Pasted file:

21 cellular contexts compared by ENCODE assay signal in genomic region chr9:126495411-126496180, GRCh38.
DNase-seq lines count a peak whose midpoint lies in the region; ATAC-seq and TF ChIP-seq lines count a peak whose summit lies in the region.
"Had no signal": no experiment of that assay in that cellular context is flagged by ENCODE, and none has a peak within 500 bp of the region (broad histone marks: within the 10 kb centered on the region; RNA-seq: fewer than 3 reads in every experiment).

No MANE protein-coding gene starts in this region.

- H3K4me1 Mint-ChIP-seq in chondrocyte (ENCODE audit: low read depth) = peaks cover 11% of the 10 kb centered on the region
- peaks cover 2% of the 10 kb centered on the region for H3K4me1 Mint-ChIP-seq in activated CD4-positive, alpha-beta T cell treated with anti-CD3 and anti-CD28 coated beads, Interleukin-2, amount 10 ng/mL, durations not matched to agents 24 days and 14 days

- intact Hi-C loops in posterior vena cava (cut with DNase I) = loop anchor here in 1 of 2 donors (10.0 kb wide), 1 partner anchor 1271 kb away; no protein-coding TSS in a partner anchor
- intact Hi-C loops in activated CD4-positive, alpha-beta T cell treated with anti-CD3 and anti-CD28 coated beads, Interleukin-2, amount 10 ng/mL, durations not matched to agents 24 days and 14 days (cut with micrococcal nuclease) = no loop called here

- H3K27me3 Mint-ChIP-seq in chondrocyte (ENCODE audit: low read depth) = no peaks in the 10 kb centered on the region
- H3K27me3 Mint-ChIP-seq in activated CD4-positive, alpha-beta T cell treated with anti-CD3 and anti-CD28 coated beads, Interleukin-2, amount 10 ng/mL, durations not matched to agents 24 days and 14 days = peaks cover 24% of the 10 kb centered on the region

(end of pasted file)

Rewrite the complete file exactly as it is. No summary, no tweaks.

21 cellular contexts compared by ENCODE assay signal in genomic region chr9:126495411-126496180, GRCh38.
DNase-seq lines count a peak whose midpoint lies in the region; ATAC-seq and TF ChIP-seq lines count a peak whose summit lies in the region.
"Had no signal": no experiment of that assay in that cellular context is flagged by ENCODE, and none has a peak within 500 bp of the region (broad histone marks: within the 10 kb centered on the region; RNA-seq: fewer than 3 reads in every experiment).

No MANE protein-coding gene starts in this region.

- H3K4me1 Mint-ChIP-seq in chondrocyte (ENCODE audit: low read depth) = peaks cover 11% of the 10 kb centered on the region
- peaks cover 2% of the 10 kb centered on the region for H3K4me1 Mint-ChIP-seq in activated CD4-positive, alpha-beta T cell treated with anti-CD3 and anti-CD28 coated beads, Interleukin-2, amount 10 ng/mL, durations not matched to agents 24 days and 14 days

- intact Hi-C loops in posterior vena cava (cut with DNase I) = loop anchor here in 1 of 2 donors (10.0 kb wide), 1 partner anchor 1271 kb away; no protein-coding TSS in a partner anchor
- intact Hi-C loops in activated CD4-positive, alpha-beta T cell treated with anti-CD3 and anti-CD28 coated beads, Interleukin-2, amount 10 ng/mL, durations not matched to agents 24 days and 14 days (cut with micrococcal nuclease) = no loop called here

- H3K27me3 Mint-ChIP-seq in chondrocyte (ENCODE audit: low read depth) = no peaks in the 10 kb centered on the region
- H3K27me3 Mint-ChIP-seq in activated CD4-positive, alpha-beta T cell treated with anti-CD3 and anti-CD28 coated beads, Interleukin-2, amount 10 ng/mL, durations not matched to agents 24 days and 14 days = peaks cover 24% of the 10 kb centered on the region